Witherspoon: The Spiritual Condition Is More Important Than Our Earthly Status

John Witherspoon (1723-1794) was a key Presbyterian minister during the Revolutionary War period in American history, and is regarded among the Founding Fathers. As the only active clergy to sign the Declaration of Independence, to sign the Articles of Confederation, approve the Constitution, and serve as Moderator of the General Assembly for American Presbyterians, Witherspoon established himself in sacred and secular history of this nation. He has an important treatise on the doctrine of being born again, or regeneration.

Witherspoon wrote movingly about preaching the Gospel to different socio-economic groups, especially the poor. Here is a longer passage, where after addressing the unique situation the Scriptures give to those suffering in poverty, he says:

But does not the Savior of sinners beseech you to be reconciled unto God? He entreats you to come unto Him that you may have life. He regardeth not the persons of men, but values a precious immortal spirit as much in a mean cottage as in a splendid palace. Your rags and nakedness can be no hindrance to your obtaining His favor. He counsels you “to buy of Him gold tried in the fire, that you may be rich, and white rainment that you may be clothed.”

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The Athenian Creed

What is the Athenian Creed? Perhaps it is one of the post-Refomration creeds newly republished thanks to Dennison’s or Van Dixhoorn’s work? Or perhaps it is merely an example of Old Side Presbyterianism skewering unbelief and modernism within the Church? If you’re leaning toward the latter, you’d be spot on.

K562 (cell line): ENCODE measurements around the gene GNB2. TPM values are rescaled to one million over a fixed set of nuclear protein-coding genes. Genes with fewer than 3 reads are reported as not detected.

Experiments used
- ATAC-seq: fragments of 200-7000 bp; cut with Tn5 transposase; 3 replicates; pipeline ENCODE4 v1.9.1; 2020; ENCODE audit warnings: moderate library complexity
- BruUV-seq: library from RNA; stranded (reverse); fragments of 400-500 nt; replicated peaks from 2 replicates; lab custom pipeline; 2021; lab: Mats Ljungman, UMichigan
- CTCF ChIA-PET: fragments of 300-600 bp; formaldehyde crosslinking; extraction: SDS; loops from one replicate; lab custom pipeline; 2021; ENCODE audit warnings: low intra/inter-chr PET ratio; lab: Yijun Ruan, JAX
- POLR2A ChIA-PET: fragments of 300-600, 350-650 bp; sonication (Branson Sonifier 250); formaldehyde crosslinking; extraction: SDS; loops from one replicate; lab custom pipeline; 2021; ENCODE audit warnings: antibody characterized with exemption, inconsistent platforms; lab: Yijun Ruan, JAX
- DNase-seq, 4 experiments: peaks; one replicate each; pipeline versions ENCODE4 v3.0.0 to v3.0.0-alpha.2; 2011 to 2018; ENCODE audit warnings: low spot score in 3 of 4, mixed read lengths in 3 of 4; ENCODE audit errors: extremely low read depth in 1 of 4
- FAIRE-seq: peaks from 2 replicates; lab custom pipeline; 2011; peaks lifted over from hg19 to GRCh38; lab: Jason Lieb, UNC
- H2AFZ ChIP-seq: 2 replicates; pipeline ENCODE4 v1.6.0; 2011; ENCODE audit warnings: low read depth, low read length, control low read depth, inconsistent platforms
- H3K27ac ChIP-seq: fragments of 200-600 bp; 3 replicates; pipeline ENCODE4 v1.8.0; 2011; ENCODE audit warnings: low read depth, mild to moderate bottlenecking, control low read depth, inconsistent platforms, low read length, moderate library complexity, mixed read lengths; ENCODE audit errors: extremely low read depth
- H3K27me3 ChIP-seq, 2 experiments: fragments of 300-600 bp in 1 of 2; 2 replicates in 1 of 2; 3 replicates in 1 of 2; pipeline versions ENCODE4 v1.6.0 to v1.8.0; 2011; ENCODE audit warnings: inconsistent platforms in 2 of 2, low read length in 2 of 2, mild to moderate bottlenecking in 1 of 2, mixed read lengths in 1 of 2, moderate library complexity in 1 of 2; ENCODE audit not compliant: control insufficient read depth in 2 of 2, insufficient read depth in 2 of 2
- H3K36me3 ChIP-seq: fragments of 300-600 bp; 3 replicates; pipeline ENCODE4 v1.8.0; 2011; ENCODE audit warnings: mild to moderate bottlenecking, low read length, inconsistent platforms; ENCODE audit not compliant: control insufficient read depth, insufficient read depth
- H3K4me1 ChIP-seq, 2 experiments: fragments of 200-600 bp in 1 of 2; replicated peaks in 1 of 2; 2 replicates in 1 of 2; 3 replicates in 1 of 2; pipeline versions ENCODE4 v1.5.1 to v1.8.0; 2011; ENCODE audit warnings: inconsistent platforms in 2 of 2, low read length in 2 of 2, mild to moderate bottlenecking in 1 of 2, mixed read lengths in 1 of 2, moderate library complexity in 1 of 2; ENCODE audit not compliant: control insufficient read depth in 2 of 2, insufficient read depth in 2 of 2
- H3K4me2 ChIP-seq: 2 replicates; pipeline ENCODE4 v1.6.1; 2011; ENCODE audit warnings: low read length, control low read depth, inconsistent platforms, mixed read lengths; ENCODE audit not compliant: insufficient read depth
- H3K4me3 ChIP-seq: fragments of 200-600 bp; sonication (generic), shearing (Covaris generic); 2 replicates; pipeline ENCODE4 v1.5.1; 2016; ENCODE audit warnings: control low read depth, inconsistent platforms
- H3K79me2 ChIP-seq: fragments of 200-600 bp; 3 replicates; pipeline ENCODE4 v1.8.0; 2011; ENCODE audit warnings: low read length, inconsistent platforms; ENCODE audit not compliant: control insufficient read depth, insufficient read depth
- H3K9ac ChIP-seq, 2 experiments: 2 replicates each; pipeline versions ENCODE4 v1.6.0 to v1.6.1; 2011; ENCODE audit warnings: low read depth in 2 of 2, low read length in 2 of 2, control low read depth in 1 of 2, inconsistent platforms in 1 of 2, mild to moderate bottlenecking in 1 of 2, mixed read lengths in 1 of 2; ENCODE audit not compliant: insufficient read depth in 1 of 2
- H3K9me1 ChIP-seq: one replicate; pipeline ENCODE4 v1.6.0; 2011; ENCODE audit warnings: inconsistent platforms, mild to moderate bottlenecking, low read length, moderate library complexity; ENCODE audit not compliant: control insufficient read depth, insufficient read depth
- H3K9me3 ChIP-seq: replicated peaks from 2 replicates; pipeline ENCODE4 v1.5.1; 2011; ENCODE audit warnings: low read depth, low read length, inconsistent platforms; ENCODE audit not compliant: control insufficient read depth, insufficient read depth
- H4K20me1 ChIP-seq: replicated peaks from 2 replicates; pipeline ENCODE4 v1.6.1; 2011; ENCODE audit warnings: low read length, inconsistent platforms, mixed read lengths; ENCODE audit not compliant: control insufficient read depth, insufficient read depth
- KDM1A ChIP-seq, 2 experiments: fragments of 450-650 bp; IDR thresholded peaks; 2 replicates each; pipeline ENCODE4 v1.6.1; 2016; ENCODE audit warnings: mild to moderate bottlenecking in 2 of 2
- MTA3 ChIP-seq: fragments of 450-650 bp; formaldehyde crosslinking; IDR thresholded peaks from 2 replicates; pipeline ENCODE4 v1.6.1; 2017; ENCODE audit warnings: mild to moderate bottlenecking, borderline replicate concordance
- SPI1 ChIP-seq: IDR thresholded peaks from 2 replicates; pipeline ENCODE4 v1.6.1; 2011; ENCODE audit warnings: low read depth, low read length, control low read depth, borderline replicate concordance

Recently, over at WHI, Mike Horton highlighted the satire that John Witherspoon used to skewer the modernists and Moderates in the Kirk of Scotland. His Ecclesiastical Characteristics, divided into certain “Maxims,” were a hot iron toward his liberal contemporaries.

One such Maxim was his “creed,” a lampooning article of what he considered to be the reigning ideology of the day. Continue reading

Resources on Regeneration

I’m hoping to do some extended thinking (and preaching?!) on regeneration in the next few weeks/months, and I was thinking I should line up a list for reading and meditating on this important doctrine. Unfortunately, it can be a little difficult to find extended discourses on the topic of regeneration. I attribute that to a variety of factors:

    • In the history of doctrine, regeneration has been something of a moving target, especially for Calvin’s successors, where regeneration can mean anything from conversion, repentance, sanctification, or the newer clarification of speaking exclusively of the (initiation of) spiritual life.

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